If your taxable turnover exceeds £82,000 in the past 12 months or will do so in the next 30 days you must apply for value added tax (VAT) registration.

This means you will be collecting VAT from your customers and paying it to Customs and Excise less the VAT you have paid out in the course of business.

Form of Company – Limited Liability Partnerships

What Is A Limited Liability Partnership?

Since 2001, businesses can be run as limited liability partnerships (LLPs) – a limited liability partnership offers ‘members’ of the partnership reduced personal liability if the business gets into financial difficulties, with the liability limited to the amount they have invested in the business and to any personal guarantees they may have given to, for example, banks.

The partners in an LLP will however, be liable in the same way as company directors for fraudulent trading.

LLPs are taxed differently to companies – profits are treated as the personal income of ‘members’ in the same way as are the profits of a normal partnership. But LLPs have to produce detailed accounts for the Inland Revenue and Companies House which are similar to those required of companies.

Click on the links below if you wish to view a specific section of the information.

Who Can Form A Limited Liability Partnership?

Generally two or more persons (For this purpose persons can mean an individual or a company) who are associated for the purpose of carrying on a lawful business with a view to profit, may form an LLP. LLP�s are not available for non profit-making activities.

All LLP’s must have at least two, formally appointed , designated members at all times. In a situation where there are less than two designated members then all members will be classed as designated members.

Designated members will have the same rights and duties to the LLP as any other member, however in law the designated members have extra responsibilities which are :

Appointment of auditors (If required) Signing the accounts on behalf of the partnership members Ensuring that signed accounts are delivered to companies house Notifying the registrar of any changes to the membership, a change of registered office address or a change to the LLP name. Ensuring that an annual return is completed and delivered to the Registrar Acting on behalf of the LLP in the event of dissolving and winding up the partnership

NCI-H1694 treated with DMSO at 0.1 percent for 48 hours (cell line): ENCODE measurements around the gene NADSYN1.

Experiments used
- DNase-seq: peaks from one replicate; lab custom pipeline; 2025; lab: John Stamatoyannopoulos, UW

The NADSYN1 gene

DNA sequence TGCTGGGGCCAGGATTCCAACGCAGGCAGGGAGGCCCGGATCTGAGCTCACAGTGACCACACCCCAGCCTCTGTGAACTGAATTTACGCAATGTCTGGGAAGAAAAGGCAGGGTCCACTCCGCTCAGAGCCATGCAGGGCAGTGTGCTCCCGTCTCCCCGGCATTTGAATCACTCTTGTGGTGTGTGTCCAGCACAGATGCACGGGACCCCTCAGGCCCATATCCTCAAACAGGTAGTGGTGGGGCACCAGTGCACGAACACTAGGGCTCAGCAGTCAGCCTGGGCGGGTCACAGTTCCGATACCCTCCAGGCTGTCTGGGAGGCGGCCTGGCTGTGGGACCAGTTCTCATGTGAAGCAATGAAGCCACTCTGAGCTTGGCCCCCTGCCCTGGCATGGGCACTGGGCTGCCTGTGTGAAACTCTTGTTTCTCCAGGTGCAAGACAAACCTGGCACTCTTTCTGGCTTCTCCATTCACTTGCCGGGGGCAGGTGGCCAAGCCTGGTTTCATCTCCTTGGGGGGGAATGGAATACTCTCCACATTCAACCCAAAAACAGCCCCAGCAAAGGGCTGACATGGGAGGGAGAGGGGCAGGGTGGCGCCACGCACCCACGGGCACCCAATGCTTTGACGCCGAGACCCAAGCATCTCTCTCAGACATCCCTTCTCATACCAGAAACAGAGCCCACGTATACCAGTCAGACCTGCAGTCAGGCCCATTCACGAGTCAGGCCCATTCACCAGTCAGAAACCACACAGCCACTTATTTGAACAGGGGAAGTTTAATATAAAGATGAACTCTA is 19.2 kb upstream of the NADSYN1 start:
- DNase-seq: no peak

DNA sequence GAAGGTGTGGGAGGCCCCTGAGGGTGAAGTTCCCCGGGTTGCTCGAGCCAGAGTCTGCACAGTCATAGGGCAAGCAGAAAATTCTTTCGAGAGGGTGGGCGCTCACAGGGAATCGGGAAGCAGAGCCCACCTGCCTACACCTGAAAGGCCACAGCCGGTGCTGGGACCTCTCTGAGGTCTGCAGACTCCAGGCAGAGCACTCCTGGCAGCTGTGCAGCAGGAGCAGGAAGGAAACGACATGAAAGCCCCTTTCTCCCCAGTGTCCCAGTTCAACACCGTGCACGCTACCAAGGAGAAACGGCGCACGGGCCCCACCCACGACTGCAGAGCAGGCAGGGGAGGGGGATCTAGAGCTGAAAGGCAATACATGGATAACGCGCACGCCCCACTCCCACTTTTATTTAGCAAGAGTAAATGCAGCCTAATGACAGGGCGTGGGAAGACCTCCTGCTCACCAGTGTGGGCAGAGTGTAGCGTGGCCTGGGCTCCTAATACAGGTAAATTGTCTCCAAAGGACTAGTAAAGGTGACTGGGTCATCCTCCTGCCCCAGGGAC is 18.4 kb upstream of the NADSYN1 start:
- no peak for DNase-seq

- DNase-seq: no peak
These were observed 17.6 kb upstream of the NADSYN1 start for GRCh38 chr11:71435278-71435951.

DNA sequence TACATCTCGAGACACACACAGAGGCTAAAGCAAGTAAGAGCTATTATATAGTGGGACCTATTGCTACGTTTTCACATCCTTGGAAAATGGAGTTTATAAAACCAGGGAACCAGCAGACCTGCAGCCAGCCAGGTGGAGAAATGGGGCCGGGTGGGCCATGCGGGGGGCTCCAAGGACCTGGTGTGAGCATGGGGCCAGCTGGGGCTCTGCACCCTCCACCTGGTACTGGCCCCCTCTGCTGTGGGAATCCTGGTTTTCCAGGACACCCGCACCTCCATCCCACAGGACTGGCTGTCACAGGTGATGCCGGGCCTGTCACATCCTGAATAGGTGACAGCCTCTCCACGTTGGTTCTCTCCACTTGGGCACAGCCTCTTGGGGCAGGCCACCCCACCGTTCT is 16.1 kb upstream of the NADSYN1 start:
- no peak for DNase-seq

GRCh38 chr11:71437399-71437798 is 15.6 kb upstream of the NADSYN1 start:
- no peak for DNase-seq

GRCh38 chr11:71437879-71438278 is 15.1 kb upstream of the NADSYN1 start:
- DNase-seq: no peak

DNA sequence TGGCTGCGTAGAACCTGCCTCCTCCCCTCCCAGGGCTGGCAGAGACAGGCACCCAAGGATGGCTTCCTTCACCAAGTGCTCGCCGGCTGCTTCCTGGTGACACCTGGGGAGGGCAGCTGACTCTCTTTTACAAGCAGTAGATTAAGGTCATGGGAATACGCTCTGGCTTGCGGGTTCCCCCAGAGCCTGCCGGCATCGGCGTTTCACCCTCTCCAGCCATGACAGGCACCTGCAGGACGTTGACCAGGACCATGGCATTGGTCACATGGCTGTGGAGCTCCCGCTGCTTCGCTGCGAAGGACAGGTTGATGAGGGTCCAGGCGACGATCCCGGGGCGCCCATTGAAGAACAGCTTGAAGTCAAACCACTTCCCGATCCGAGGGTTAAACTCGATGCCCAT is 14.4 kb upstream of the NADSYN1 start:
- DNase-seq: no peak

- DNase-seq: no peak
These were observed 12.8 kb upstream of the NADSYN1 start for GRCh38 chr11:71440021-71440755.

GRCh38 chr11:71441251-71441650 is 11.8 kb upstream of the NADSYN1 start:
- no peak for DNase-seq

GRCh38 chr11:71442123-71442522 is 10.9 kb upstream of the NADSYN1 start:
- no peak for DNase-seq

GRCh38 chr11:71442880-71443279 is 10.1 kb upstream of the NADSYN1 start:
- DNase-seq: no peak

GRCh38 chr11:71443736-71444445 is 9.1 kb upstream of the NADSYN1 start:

Designated members are accountable in law for failing to carry out these legal responsibilities.

Naming The LLP

All limited liability partnerships must end with the words Limited Liability Partnership or the abbreviation LLP. Similarly to limited companies they should not be ‘the same as’ a current LLP. If the name is sufficiently different to be accepted on registration it can be objected to by a second LLP on the basis that it ‘too like’ a registered name. In such cases the partnership can be directed to change its name by the Secretary of State who has statutory powers to do so.

It is the best interest of a partnership to ensure that the name chosen is sufficiently different from a currently registered one so that it can avoid any confusion and the possibility that…

  • Someone will raise an objection to the name
  • They are not confused with another partnership with a poor trading record
  • A ‘passing off’ action is brought against them in civil law

Deed Of Partnership

Although not a legal requirement it is advisable to have a written deed of partnership which is a legally binding agreement between the partners that are setting up in business.